Many companies utilize staffing companies to provide temporary labor. In addition to concerns about whether they can be deemed a joint employer under Title VII for purposes of a race discrimination claim by a staffing company employee, host companies should be aware that they could also be sued by the staffing company for race discrimination under Section 1981.
In White Glove Staffing, Inc. v. Methodist Hospitals of Dallas, the hospital allegedly rejected an African-American worker because it wanted only Hispanic workers, and then canceled its agreement for staffing services. The staffing company then sued under Section 1981, which, among other things, prohibits race discrimination in the making of contracts. The trial court dismissed the case, on the basis that a corporation does not have a racial identity.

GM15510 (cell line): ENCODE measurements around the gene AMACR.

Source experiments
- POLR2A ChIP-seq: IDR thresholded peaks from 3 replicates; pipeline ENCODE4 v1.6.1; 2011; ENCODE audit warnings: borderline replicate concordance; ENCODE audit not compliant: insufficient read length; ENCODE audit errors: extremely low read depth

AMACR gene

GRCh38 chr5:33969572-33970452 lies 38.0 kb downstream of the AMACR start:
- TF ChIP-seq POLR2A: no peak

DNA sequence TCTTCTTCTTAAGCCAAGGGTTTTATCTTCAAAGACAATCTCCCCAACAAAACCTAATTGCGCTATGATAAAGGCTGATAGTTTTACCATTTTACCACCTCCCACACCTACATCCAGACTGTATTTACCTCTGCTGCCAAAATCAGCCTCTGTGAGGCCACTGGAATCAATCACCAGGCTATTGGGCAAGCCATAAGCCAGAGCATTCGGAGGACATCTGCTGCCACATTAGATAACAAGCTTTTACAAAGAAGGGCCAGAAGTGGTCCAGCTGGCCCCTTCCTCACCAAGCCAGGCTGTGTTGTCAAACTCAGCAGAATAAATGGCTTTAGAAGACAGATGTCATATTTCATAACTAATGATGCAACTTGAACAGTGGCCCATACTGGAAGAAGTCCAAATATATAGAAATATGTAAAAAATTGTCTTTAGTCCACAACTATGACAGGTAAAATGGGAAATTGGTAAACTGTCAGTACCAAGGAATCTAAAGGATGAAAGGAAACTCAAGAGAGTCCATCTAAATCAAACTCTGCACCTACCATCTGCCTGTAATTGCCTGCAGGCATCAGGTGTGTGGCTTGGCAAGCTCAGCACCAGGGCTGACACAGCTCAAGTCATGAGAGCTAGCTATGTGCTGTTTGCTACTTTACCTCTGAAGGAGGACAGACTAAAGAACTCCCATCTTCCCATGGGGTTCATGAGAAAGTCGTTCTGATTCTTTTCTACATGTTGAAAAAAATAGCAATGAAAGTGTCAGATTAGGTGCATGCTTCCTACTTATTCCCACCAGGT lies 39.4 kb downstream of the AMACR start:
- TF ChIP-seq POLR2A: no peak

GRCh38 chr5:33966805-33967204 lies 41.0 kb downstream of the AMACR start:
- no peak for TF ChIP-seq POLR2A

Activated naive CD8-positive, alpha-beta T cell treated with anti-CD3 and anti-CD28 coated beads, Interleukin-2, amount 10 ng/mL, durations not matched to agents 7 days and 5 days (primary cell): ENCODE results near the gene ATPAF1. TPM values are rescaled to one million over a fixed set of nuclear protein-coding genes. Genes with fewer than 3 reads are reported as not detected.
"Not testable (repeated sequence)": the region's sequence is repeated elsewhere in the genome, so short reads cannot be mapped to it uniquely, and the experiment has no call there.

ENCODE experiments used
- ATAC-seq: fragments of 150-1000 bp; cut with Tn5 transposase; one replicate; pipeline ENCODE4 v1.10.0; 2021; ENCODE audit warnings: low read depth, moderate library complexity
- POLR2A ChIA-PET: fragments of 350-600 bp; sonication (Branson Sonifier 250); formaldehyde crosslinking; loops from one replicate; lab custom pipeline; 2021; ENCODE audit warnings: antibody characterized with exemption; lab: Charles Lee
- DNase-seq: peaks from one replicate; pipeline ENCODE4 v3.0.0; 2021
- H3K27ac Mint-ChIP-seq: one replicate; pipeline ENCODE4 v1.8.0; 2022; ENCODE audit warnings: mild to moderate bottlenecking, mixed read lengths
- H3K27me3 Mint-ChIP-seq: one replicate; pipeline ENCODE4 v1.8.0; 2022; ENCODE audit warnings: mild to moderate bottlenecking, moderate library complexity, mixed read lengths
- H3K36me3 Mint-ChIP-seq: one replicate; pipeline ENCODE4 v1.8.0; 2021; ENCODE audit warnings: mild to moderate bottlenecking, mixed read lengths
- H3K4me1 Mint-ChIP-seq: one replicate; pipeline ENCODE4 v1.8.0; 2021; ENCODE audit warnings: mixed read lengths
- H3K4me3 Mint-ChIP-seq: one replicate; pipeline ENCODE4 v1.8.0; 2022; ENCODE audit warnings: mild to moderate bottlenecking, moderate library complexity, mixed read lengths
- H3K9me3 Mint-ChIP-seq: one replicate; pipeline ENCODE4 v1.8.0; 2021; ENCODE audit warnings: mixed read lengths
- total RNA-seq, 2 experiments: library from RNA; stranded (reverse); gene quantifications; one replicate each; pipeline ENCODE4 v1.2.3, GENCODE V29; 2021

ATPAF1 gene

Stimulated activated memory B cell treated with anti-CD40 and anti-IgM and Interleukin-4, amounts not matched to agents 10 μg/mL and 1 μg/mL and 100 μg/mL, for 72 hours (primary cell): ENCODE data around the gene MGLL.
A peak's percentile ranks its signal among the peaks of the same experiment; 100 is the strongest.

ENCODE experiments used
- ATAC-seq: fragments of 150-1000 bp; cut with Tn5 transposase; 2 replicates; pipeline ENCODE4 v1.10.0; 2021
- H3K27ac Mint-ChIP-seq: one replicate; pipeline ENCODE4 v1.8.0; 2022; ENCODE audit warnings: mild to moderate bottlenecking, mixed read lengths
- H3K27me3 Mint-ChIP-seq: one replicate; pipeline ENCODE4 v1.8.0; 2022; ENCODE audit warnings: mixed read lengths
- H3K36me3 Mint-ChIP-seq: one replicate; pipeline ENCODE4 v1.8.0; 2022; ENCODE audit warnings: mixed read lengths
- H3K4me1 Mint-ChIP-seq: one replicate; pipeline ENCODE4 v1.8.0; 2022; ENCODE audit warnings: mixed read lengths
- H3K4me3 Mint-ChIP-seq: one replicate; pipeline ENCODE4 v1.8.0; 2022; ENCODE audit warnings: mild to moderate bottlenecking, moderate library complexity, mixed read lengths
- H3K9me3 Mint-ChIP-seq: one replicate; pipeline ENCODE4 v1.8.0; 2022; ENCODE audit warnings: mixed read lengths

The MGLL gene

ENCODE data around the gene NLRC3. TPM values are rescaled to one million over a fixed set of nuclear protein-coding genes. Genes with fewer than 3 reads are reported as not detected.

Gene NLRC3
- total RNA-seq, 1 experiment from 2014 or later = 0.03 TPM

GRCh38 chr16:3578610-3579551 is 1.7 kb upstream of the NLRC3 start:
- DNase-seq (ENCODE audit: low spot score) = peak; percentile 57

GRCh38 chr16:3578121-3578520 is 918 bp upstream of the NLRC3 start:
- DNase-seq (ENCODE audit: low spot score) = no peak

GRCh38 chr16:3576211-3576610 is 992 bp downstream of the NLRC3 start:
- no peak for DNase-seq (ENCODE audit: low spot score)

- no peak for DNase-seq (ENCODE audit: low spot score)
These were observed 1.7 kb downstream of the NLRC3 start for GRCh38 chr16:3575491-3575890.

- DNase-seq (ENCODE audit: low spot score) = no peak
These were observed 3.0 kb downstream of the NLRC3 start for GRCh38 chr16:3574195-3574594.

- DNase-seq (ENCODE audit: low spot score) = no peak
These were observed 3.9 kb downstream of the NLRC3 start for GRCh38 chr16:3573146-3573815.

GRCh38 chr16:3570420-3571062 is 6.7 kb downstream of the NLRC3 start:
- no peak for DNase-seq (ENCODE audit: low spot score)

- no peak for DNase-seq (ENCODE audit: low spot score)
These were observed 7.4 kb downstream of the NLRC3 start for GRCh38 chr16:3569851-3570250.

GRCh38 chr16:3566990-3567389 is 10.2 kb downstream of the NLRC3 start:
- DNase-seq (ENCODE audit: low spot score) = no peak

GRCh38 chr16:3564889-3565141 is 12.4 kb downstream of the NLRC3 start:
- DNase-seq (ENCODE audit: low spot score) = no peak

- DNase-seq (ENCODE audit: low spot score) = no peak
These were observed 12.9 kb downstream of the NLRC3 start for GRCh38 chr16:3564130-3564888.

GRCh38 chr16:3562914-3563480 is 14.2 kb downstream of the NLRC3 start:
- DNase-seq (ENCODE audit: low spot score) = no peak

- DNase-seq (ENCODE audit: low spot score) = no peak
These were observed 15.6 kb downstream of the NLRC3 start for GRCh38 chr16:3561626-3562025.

On appeal, however, the U.S. Court of Appeals for the Fifth Circuit joined several sister Circuits in holding that a corporation has standing to bring a Section 1981 claim as long as it suffers injury from the other party’s discriminatory actions. Thus, this case warns host companies that not only could they be subject to individual race discrimination claims under Title VII, but also to Section 1981 claims from the staffing agency if the company engages in discriminatory conduct against staffing agency employees that ultimately harms the staffing agency.